America is in danger of raising a generation of boys who are “unproductive narcissists,” and Trail Life USA CEO Mark Hancock says his organization is prepared to step in and neutralize the threat.
For the last eight years since pulling his sons away from the embattled Boy Scouts of America, Hancock has been promoting his "unapologetically Christian" alternative to the iconic youth organization, which he argues has lost some 2 million members since 2013 because it abandoned its “laser focus on boys.”
And his message has been gaining traction among Christian parents and churches worried about the threat of a mainstream culture that is becoming increasingly hostile to raising their sons as traditional men.
“It’s as if boyhood is some kind of social disease that needs to be eradicated,” Hancock, a trained mental health expert and father of two boys, told The Christian Post in a recent interview. “We don’t celebrate boys like we used to. We don’t recognize their strengths and their impulsivity and their risk and their attraction to competition as positive things anymore, and they used to be accepted. Those were strengths that were being tested in a boy that would serve him in manhood.
“When you look at the history of the country, it’s winning and focused men who took chances, who took risks, who made the difficult decisions, who sometimes made unpopular decisions that really led us to be one of the greatest countries in the world," he said. "And if we’re not still instilling those same things in boys, letting them know that risk and competition are not bad words, letting them know that they can get outside and exercise their strength, their masculinity, in a godly way is not a bad thing, then I think it’s not going serve us well going forward as a society that’s going to require that we have men do things like go to war. Like stand up and defend our rights, stand up to defend the weak, to be strong, to have convictions, to be bold about certain things. And if we aren’t instilling that in our boys, we’re certainly not going to have it in our men.”
Trail Life USA was launched in 2014 in the wake of the Boy Scouts lifting their ban on gay youth. The Boy Scouts have since made more changes that conflict with traditional Christian values, such as allowing openly gay scout leaders in 2015. It also expanded membership to include girls in 2019, which led to a lawsuit from the Girl Scouts of the United States of America.
In just nine months after it launched, Trail Life USA attracted more than 14,000 members. It recently reported some 30,000 members and has continued growing even during the pandemic. And in the last month alone interest has remained high.
“We’ve seen tremendous growth. Just the past month or so we’ve seen over 300 people reach out to us and just say, ‘How do I start a troop?’ ‘How do I get a Trail Life troop in my community? I need this focus. My son needs this.’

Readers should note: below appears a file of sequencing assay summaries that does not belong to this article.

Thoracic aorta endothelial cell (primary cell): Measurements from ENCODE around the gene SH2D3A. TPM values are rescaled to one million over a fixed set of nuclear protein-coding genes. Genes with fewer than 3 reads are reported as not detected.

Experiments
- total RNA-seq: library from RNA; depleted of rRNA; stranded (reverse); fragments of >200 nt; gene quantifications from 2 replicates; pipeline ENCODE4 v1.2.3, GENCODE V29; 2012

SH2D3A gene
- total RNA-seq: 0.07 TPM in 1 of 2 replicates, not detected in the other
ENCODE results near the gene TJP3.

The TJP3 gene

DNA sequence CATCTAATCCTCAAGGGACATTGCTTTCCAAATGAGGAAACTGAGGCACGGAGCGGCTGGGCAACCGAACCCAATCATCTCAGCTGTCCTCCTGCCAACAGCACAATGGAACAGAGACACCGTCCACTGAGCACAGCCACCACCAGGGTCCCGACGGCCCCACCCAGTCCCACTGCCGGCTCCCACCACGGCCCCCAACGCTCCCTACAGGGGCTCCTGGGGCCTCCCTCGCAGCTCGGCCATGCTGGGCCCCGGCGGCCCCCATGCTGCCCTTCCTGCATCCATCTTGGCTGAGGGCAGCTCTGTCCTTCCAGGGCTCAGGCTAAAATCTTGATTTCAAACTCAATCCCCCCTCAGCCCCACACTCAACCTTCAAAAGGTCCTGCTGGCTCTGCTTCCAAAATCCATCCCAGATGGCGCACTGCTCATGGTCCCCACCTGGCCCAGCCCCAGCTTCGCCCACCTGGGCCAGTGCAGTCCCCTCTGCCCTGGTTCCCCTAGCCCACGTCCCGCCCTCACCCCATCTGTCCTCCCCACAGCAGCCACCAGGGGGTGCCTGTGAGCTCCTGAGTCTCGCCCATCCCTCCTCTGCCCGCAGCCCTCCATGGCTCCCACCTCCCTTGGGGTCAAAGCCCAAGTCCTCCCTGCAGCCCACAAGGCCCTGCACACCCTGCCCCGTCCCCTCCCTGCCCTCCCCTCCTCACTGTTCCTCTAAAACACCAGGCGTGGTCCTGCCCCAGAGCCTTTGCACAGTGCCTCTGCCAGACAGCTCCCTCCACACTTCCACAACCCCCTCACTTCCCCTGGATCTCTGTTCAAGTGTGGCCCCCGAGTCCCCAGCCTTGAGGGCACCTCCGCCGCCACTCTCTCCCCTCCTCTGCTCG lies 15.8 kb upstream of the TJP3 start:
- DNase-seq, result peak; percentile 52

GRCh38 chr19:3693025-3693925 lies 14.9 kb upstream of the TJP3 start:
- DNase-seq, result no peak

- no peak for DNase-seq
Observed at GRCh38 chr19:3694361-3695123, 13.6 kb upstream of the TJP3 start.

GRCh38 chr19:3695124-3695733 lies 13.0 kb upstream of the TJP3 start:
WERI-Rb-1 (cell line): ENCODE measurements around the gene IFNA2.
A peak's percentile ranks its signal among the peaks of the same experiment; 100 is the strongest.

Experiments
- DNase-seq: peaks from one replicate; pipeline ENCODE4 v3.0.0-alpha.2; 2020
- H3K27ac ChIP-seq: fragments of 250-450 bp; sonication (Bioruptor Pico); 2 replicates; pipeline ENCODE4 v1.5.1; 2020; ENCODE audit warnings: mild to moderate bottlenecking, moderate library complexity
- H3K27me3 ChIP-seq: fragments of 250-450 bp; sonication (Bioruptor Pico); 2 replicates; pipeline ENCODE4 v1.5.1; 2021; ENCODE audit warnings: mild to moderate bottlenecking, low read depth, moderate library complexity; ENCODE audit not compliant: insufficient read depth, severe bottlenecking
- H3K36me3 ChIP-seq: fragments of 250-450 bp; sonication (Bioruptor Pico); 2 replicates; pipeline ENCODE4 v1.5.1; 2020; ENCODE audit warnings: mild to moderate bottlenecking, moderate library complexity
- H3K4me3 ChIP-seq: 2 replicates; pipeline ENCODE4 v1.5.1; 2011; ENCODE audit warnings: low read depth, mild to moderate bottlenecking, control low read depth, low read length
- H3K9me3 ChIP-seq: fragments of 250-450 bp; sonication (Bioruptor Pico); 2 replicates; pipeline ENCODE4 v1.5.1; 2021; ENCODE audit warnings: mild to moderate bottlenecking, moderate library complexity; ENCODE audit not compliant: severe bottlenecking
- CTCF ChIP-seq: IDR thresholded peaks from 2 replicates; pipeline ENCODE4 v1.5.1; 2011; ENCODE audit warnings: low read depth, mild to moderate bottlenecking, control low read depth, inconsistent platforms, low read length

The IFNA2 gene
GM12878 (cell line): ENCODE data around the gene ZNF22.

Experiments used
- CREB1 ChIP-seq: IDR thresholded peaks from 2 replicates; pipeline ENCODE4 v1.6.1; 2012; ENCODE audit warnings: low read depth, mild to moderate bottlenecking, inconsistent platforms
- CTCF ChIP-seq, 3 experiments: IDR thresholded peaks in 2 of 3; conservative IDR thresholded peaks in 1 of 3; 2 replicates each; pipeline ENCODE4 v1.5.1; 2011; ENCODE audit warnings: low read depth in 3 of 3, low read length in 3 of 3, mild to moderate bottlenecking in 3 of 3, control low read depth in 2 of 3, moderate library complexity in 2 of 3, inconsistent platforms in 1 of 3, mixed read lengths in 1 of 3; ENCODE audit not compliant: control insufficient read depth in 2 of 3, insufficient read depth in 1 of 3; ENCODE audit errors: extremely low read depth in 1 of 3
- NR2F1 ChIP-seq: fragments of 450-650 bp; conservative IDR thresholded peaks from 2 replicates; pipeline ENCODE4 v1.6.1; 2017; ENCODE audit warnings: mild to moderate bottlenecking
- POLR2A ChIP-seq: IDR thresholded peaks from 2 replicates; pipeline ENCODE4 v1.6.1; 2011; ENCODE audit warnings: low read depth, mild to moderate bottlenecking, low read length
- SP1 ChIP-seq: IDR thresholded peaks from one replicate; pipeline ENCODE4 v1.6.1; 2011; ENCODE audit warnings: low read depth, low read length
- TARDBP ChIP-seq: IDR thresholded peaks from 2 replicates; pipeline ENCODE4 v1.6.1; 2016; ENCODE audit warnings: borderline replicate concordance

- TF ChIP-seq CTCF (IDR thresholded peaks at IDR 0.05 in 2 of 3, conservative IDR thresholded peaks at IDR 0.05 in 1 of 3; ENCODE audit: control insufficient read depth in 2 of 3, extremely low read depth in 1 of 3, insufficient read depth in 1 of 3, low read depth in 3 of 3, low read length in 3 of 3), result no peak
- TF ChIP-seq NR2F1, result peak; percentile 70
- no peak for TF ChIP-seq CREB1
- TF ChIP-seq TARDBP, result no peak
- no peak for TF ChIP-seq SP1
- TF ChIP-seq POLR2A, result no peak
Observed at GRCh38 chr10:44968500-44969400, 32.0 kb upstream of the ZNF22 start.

"I really believe that families are scrambling in search of an organization that will help them make godly men from the stuff of boys, and we believe that Trail Life is that organization,” Hancock said. “That’s why our numbers are exploding. We’re seeing people that are responding to messages like ‘boys and girls are different.’”
He said even though people of faith are finding it more difficult today to find organizations that align with their values, many are still not willing to compromise.
In 2013, Hancock said he had to personally respond to that dilemma.
“For me personally, it was in 2013 my sons and I were active in Boy Scouts, and when they began making decisions that I saw were contrary to what I believe. I had a choice to make as a father. We were part of a troop in the organization that we truly loved, but it was a difficult thing to sit down with my sons and tell them that we could no longer do that. The alternative was to sit down with my sons and say, listen, ‘we don’t agree with what’s going on, but we’re gonna do it anyway.’ And I just could not imagine myself instilling that sort of thought in my sons that it’s OK to align yourself with something that doesn’t align with your own values,” Hancock said.
As the BSA watched their numbers dwindle to just 762,000 this year, Trail Life USA is now on a mission to “guide generations of courageous young men to honor God, lead with integrity, serve others, and experience outdoor adventure.”
“I’ve seen a lot of reporting trying to explain why their numbers are declining, and I just felt like I needed to take issue with that because Trail Life USA, in that same period of time, has seen explosive growth. … I really believe that the reason they are seeing this decline is the changes and decisions they’ve made at a national level to fundamentally change the focus of the organization,” he said.